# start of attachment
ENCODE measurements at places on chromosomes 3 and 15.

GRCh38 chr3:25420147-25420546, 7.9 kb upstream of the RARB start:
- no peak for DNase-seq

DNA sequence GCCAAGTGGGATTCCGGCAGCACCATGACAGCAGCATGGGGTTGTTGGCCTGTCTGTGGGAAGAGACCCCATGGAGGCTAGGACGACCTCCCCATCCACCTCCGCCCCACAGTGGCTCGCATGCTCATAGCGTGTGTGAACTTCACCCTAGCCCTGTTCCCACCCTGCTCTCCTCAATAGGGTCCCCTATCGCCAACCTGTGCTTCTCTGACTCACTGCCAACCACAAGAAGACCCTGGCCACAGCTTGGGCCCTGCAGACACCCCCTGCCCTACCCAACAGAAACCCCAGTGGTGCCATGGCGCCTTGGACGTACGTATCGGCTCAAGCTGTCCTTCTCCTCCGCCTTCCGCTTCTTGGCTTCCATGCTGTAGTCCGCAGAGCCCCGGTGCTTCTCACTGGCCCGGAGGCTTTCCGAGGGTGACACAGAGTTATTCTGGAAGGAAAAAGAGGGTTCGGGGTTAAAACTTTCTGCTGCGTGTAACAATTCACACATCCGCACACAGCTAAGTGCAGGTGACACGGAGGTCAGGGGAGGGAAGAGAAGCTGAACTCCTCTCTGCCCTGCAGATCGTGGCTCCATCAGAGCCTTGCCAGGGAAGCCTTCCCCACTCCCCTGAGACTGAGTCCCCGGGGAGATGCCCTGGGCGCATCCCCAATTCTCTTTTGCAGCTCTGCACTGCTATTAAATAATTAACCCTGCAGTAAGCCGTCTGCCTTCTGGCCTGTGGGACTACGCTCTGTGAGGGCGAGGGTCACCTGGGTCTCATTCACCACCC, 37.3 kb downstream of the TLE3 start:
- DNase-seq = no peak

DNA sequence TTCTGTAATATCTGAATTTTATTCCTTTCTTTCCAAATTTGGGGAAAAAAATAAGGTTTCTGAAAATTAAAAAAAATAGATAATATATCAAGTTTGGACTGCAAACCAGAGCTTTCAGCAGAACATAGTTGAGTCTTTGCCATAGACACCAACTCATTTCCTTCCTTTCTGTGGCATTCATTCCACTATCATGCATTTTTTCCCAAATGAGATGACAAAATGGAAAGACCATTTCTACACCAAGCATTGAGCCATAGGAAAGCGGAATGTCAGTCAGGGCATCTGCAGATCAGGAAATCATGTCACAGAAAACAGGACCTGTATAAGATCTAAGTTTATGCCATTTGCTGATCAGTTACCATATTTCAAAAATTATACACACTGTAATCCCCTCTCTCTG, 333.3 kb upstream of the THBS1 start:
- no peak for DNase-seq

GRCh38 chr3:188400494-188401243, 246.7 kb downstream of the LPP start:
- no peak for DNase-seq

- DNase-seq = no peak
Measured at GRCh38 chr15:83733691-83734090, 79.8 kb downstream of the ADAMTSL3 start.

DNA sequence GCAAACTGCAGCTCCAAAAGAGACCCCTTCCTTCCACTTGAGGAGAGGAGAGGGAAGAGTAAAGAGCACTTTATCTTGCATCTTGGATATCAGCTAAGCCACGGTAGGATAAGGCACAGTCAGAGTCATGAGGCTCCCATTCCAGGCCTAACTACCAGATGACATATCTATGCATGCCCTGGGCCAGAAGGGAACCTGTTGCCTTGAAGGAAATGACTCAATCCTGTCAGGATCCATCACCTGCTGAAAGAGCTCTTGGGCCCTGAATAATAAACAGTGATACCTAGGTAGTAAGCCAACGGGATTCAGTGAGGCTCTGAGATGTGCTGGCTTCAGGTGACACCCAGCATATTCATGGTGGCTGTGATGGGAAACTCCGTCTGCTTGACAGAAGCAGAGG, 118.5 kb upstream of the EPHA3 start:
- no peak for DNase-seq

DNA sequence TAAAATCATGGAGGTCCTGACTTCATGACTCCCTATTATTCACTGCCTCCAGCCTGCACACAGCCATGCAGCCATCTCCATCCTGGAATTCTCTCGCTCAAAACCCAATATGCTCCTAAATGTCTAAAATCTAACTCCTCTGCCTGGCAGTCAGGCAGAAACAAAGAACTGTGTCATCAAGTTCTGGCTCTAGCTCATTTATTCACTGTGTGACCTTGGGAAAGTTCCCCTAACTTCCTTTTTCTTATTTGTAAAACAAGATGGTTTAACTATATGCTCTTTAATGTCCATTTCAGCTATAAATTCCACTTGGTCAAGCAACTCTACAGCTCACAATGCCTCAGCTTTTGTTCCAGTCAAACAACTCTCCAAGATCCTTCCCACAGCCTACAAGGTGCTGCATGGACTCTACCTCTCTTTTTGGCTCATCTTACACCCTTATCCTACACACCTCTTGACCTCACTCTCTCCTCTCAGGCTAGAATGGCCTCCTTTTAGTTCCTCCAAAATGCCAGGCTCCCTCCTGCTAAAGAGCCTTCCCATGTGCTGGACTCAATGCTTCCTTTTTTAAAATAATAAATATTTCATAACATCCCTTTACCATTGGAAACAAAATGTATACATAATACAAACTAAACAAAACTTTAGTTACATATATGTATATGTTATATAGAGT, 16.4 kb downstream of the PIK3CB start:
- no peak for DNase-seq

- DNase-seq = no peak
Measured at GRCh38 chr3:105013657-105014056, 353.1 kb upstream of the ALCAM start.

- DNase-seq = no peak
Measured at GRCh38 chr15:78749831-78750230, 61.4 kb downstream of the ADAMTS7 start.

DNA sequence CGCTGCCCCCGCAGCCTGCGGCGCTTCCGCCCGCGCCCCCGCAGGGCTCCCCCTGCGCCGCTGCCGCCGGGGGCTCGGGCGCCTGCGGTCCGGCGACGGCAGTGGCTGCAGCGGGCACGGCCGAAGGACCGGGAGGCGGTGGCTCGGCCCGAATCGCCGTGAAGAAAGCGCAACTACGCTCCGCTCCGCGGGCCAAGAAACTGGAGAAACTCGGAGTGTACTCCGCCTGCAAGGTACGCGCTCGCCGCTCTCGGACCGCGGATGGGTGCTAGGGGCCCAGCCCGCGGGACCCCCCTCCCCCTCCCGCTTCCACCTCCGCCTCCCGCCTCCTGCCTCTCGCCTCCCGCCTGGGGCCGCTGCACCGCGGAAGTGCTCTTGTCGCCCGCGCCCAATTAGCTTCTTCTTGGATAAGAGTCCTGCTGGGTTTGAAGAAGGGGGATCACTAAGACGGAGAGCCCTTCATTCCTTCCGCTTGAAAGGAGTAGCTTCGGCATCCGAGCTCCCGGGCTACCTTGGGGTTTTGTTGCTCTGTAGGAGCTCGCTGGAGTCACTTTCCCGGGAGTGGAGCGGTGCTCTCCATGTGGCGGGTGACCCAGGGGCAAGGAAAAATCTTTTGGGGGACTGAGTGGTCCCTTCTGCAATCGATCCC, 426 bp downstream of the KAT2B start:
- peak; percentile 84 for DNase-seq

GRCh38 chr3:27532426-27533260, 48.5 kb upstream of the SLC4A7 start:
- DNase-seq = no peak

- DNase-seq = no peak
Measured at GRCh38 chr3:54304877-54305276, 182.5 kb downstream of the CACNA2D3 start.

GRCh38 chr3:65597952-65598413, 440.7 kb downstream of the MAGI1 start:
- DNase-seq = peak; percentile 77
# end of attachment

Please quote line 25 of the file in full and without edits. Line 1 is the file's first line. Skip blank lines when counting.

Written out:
Measured at GRCh38 chr3:54304877-54305276, 182.5 kb downstream of the CACNA2D3 start.